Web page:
First released 26 September, 2020. Available here.
Ani White: For our Furious Political Thought segment this month, we’re interviewing Alexander Reid-Ross, a Doctoral fellow at the Centre for the Analysis of the Radical Right, and an adjunct professor at Portland State University. His work Against the Fascist Creep was listed as one of the Best Books of 2017 by the Portland Mercury, and his work has appeared in such international sites as The Independent, Zeit, and Haaretz. You can find him on Twitter at @areidross. Welcome to the show!
Alexander Reid-Ross: Thank you.
Derek Johnson: And by the way, congratulations on completing your PhD.
Alexander Reid-Ross: Yeah, very privileged to have been able to accomplish that.
Derek Johnson: Alright let’s jump right in. Given that so many people equivocate, and argue over terms, what is fascism and how did it originate?
Alexander Reid-Ross: I generally stick with the let’s call it the new consensus, looking for a generic definition of fascism as palingenetic ultra-nationalism, basically a kind of belief in the mythical rebirth of an ancient and storied nation, as people who are sort of linked by spirit, as well as a common heritage and destiny, and basically claim the right to a given territory based on the resurgence, or rather rebirth of that ancient patriarchy. So that’s sort of like what fascism means, it started out, if you want to be really specific, it started around the time of WWI, there’s kind of some bookends there, 1914 the term starts being deployed, and it really became a more considered political phenomenon after WWI, so around 1918-1919 really.
But it came out of the historical synthesis of far right and far left, so you had syndicalists joining together with ultra-nationalists, and fusing this weird syncretic cult of political violence, wherein they basically wanted to get involved in WWI when the liberal government was reticent, and they wanted to destroy the left, which many of them felt they had effectively overcome by adopting the spirit of order and hierarchy and violence that you get with ultra-nationalism. And so with those two enemies, the left and the liberals, they were able to play one off the other, by co-opting left-wing points, and by appealing to liberals to violently purge the left from the streets. As well as conservatives, really conservatives and the middle-class if you read Paxton closely.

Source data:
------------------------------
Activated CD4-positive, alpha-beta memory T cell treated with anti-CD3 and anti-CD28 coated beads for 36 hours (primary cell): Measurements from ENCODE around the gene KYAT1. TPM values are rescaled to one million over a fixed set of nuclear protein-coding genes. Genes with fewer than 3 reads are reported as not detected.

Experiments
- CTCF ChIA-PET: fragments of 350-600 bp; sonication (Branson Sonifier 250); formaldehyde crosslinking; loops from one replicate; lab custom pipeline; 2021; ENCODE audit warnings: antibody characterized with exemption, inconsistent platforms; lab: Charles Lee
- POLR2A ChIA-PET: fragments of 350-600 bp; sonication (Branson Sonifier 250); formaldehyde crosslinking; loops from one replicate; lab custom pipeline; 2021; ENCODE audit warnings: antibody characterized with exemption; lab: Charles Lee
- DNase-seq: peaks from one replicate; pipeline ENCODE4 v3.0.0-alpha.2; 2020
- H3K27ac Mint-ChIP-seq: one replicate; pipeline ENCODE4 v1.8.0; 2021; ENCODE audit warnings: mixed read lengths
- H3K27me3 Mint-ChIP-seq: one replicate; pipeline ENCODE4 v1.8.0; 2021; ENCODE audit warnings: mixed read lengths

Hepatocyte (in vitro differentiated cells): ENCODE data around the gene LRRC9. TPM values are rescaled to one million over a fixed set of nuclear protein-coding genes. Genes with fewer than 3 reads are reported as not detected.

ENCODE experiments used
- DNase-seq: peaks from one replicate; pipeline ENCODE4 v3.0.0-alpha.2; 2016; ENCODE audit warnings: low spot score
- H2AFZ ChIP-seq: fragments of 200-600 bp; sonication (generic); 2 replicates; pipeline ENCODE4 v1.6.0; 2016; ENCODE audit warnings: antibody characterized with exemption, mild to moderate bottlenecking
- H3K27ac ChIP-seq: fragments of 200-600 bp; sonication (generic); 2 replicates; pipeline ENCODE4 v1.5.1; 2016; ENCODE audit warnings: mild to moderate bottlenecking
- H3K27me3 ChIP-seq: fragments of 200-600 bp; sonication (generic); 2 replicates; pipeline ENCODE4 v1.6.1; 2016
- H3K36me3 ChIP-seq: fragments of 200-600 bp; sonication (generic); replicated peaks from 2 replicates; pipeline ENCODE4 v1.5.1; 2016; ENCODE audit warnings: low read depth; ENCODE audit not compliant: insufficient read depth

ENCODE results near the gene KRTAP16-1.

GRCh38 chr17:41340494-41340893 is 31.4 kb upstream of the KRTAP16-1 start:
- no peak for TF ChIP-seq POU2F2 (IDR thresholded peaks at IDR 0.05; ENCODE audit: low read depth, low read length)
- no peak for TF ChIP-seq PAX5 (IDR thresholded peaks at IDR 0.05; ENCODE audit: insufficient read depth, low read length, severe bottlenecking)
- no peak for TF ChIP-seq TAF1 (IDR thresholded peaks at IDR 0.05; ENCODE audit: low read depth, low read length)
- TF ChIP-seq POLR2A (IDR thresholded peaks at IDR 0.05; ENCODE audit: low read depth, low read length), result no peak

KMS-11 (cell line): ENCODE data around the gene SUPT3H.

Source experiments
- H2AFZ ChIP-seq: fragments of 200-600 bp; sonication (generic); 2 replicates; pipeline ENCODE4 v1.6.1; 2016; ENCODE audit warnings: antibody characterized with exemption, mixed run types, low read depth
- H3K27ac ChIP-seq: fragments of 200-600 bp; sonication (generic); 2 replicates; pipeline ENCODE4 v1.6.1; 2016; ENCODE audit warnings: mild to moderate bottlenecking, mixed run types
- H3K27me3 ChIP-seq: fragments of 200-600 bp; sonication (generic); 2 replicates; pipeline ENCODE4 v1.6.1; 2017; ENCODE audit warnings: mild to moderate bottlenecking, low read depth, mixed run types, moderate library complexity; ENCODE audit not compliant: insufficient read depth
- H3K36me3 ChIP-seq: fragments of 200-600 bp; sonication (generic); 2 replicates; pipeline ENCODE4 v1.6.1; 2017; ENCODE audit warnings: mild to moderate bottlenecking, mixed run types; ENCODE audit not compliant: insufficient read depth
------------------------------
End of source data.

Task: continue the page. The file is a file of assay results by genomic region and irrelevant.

And so yeah, they were basically able to take power by playing on people’s fears, while also creating a lot of violent situations and instability, and finally pushing people towards a state of order that would brutally put down dissent, as a way of returning to some form of normalcy which for them was really rooted in that ultra-nationalist mythos, this historical narrative of the Roman Republic, but the Roman Empire in particular, so like Scipio Africanus and Julius Caesar, and so on.
Derek Johnson: Okay, your book [Against] The Fascist Creep, what lessons did you draw for the contemporary anti-fascist movement?
Alexander Reid-Ross: Really just fascist tactics and strategies to look out for, the common practice of infiltration which they call entryism, the usage of co-optation of different talking points, turning them toward nationalist conclusions, serves as a really excellent way of entering and derailing, or taking over political groups. I think that looking out for that in particular, looking out for where left-wing talking points tend to veer off into different directions, you often get it with anti-Semitism in particular, is really crucial to prevent fascists from effectively gaining the upper hand against the left.
Ani White: And how do you characterise Trump politically?
Alexander Reid-Ross: That’s a good question, I mean, he has a lot of fascist tendencies for sure, but those are all also identifiable as authoritarianism, I think he’s a kind of a strongman leader, he’s certainly not an open fascist, he seeks to militate against the Democratic Party, but he hasn’t really put into place anything that would criminalise them or actually create a single-party ultra-nationalist state. So he’s hovering between ultra-nationalism and what we call civic nationalism, although in regards to immigration policy, it’s pretty much as white nationalist as he could possibly bring it.